Posts Tagged 'excellence'

Doing Our Best Work

In the great symphony of life, we all have important parts to play. While some people are best suited to be conductors or soloists, their contributions would be diminished considerably without the individual musicians that lend their artistry to the fullness of an orchestra. The magical accents of the percussion section might sound random and out of place without the music they accompany. But any one member of an orchestra, doing less than their best at their particular part, can destroy the harmony of the whole piece, such is their importance. So although we may not receive the same amount or quality of attention as another, all of our contributions are valuable and integral to the success of the whole.

When we do our tasks well, we infuse them with our unique energy, making each act a gift. Each of our personalities and talents are suited to different roles of support. Even leaders and star performers support others in their own way. We can look around us at any moment to see that while we nurture some people with our work, others are supporting us with their gifts. Doing any job from this place within us allows us to do our part with humility and gratitude, while also learning lessons that move us steadily toward our goals.

When we can be fully present in every job that we do, we bring the fullness of our bodies, minds and spirits to the moment. Our contribution is enhanced by the infusion of our talents and abilities, and when we give them willingly, they attract the right people and circumstances into our experience. Anything we do begrudgingly limits the flow of our energy and closes us off from the good that is available to us in every situation. But by giving the best in us to make the world around us better, we open ourselves to receive the best from the universe in return.



Music Monday: October roundup

Autumn is always a time when I get into a folksy, introspective mood, so the playlist result is not too surprising – although Kate Bush wedging into the middle was indeed a dark horse. I’ve been following Wendy Rule on Facebook, as she traipsed about Greece, and listening to her music again (and again) just followed from there. Loreena… just give us some new material soon, okay? Please?

Female voices and overwhelmingly string instruments – the piano is one, too – just fit the light and colouring. Just before November and NaNoWriMo bring out the instrumental stable once more.

1. Loreena McKennitt (194)
2. Kate Bush (161)
3. Wendy Rule (108)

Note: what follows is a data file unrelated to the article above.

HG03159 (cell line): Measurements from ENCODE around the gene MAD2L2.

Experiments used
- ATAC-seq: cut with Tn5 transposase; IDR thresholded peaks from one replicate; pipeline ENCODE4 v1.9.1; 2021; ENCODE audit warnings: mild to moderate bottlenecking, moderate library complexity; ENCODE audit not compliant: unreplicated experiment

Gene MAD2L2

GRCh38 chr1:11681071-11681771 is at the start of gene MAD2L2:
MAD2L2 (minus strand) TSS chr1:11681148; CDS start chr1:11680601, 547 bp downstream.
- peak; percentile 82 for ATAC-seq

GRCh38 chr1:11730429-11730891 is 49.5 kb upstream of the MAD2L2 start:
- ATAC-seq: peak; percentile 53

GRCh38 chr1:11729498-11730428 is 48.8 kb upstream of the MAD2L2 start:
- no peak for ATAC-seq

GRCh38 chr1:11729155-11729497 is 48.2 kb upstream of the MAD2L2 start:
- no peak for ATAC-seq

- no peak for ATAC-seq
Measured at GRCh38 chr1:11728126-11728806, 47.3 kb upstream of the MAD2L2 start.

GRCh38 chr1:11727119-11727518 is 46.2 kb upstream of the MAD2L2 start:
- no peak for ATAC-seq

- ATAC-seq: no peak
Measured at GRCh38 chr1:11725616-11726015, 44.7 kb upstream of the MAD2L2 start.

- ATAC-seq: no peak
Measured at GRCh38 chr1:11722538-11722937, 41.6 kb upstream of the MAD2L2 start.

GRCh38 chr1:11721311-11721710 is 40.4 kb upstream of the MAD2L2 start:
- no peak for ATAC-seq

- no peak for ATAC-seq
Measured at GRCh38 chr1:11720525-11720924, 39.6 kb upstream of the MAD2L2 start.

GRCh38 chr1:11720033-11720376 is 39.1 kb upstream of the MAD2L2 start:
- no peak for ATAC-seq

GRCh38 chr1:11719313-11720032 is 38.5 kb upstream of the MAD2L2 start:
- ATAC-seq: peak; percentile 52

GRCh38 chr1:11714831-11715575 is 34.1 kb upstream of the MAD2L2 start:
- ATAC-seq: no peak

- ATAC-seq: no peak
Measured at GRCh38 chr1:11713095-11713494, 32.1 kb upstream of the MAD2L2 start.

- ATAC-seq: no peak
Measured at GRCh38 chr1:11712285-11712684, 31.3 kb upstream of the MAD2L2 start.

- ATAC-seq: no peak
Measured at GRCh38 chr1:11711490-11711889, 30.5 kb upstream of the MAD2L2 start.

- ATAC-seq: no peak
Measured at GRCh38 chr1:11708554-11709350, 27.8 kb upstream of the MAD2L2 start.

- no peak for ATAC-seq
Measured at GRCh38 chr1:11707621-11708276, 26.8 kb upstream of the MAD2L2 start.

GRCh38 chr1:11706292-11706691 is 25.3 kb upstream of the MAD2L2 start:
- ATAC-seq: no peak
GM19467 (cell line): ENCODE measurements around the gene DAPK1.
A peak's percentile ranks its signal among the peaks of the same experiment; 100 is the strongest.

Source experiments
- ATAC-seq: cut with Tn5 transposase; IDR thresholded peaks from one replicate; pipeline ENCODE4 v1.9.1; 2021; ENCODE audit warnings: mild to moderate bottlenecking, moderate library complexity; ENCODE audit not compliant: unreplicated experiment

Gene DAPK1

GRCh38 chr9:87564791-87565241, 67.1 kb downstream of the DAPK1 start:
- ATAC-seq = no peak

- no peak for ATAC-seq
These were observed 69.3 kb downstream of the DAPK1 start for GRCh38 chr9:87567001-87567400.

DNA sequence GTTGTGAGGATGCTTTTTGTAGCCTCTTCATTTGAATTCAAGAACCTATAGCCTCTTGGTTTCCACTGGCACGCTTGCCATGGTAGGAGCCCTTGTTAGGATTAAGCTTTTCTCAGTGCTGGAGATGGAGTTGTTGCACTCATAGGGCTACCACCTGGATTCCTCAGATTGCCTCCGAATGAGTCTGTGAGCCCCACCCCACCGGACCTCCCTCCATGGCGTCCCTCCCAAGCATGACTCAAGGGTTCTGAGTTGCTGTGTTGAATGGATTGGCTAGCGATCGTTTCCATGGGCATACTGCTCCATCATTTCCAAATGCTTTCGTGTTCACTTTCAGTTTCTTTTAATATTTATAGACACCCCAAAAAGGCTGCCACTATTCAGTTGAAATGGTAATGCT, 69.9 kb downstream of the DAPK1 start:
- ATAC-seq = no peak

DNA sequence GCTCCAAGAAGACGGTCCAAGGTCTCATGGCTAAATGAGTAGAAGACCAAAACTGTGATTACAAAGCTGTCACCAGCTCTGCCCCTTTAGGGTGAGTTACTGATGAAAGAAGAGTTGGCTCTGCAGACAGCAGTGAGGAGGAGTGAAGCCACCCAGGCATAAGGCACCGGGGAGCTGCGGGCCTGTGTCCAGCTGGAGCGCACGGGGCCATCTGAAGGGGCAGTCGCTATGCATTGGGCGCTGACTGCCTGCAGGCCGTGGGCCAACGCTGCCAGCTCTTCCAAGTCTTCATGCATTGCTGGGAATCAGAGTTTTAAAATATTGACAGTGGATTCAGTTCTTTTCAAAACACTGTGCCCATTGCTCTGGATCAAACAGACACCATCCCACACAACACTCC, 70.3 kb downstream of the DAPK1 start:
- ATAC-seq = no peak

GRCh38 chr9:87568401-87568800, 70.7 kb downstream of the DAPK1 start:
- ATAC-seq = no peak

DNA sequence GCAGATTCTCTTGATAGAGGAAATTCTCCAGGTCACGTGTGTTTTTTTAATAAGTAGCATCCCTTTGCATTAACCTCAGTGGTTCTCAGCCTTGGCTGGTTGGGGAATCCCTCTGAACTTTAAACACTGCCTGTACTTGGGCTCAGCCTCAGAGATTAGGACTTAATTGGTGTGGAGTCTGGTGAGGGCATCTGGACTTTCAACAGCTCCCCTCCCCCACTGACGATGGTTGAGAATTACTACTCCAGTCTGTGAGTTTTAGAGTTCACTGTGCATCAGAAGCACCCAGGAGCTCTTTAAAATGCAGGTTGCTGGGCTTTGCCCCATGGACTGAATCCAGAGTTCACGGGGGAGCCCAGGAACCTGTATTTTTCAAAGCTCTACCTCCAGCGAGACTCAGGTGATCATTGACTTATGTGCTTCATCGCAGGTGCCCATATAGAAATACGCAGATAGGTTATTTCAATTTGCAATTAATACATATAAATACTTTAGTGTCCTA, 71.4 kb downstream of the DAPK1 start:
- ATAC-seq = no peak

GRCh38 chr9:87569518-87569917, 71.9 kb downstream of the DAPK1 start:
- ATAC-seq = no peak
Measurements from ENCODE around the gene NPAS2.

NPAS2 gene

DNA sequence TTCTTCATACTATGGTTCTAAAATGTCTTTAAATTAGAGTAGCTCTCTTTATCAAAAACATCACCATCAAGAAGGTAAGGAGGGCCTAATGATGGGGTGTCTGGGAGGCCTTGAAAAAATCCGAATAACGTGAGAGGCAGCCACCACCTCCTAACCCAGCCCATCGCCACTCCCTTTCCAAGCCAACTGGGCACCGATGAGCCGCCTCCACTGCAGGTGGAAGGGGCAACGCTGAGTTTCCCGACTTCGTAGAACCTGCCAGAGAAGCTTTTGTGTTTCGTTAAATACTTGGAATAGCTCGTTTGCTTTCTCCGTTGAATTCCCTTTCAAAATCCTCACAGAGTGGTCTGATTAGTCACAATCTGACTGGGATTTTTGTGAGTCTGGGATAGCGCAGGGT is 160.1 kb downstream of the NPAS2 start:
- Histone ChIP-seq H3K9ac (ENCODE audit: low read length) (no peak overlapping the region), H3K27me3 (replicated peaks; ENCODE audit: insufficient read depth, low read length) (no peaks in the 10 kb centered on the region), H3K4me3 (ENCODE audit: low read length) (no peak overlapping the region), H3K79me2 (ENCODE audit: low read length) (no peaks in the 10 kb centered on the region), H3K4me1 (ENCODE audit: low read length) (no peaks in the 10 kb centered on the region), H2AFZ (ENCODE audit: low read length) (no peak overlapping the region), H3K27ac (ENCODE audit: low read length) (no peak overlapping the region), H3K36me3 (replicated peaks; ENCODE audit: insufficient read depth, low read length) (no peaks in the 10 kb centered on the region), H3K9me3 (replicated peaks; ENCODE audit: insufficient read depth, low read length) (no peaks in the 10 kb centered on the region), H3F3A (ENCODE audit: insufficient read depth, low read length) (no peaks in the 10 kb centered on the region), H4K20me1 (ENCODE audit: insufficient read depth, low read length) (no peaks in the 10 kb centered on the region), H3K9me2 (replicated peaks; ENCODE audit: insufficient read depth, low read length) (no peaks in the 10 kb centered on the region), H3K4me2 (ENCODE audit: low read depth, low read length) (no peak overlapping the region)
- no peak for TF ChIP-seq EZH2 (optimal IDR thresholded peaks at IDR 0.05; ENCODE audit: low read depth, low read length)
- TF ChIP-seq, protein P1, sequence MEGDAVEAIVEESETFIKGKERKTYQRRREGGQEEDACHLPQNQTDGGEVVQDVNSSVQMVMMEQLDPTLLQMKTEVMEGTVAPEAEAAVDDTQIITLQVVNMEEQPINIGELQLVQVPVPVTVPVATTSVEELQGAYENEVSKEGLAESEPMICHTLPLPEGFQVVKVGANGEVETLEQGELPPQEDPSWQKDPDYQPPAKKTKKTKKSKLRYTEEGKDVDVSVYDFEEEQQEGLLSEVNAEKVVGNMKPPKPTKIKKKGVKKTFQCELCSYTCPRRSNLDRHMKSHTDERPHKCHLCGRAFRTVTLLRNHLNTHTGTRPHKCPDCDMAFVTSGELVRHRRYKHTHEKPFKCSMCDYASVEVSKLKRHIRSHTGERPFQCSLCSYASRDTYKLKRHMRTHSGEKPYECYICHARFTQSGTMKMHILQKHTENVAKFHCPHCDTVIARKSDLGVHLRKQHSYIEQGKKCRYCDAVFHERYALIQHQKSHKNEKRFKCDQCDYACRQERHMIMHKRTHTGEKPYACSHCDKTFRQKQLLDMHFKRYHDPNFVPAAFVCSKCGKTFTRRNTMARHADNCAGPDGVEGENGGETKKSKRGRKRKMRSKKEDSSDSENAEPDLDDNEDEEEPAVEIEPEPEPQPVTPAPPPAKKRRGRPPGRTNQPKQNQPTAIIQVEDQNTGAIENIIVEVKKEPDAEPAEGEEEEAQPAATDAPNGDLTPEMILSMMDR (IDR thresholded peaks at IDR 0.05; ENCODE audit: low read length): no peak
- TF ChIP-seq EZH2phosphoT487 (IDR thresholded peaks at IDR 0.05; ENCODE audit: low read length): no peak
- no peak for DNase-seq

Music Monday: Anonymous 4 meet John Tavener

…I have no words. Which is rather a good thing, because this is the time to listen, not talk.

Music Monday: Cantori Gregoriani

With medieval chant established as a major mainstream force in the music industry, it’s easy to see two distinct trends among the genre’s performers: On one hand, the monastic choirs, who treat their material as a devotional, recording in liturgical venues (like the Benedictine Monks of Silos, who really got the ball rolling, back in 1994). On the other hand, there are the musicologists, who may not give a fig for the religious aspect of the material, but will do their utmost to preserve the musical treasure. (Okay, there’s a third category, the dilettantes who just want to make a quick buck or ten by riding the trend, but we’re not dealing with those here.)

I Cantori Gregoriani lean mostly towards the latter. Early music specialists to the last singer, they construct their albums following the Roman Catholic liturgical calendar, covering material for most of the year’s feasts. Disciplined, though not aseptic, it little matters what they actually believe about their material – what dos matter is that they give it the royal treatment. Go ahead, sample these bits, then go here for much more.

A Diva Destroyed

20 years after Maria Callas’s lonely death, Michael Tanner looks back at the highs and lows of the great soprano’s career, following her from a turbulent childhood, through her loves and losses to her solitary end in a Paris apartment.

At the end of her last tour in 1974 Maria Callas went back to her Paris apartment and spent her time listening to her own records and flicking the switch on her television. She refused to see her old friends, talked of resuming her career while knowing she wouldn’t and sank into apathy. On 16 September 1977 she got up at noon, collapsed from a heart attack, and died two hours later, aged just 53. It was an inglorious end of an era. 25 years earlier Callas was the most celebrated soprano in the world, and soon one of the two or three most famous women. She became an emblem of glamour – between December 1952 and April 1954 she lost 62 pounds – and thus helped to appease what Walter Legge, her producer, called ‘her superhuman inferiority complex’.

Setting new standards in appearance, acting and singing, her every performance became an occasion of possible scandal, especially at La Scala Milan where scandal interests the audience much more than art. Soon, naturally, opportunities for criticising her arose, even though she was the ultimate professional, knowing everyone’s part in all the operas she sang in, not only her own, and a fanatical worker. For eight years she reigned supreme, though her highly individual voice and the peculiar intensity of her performances always made her controversial.

Continue reading ‘A Diva Destroyed’

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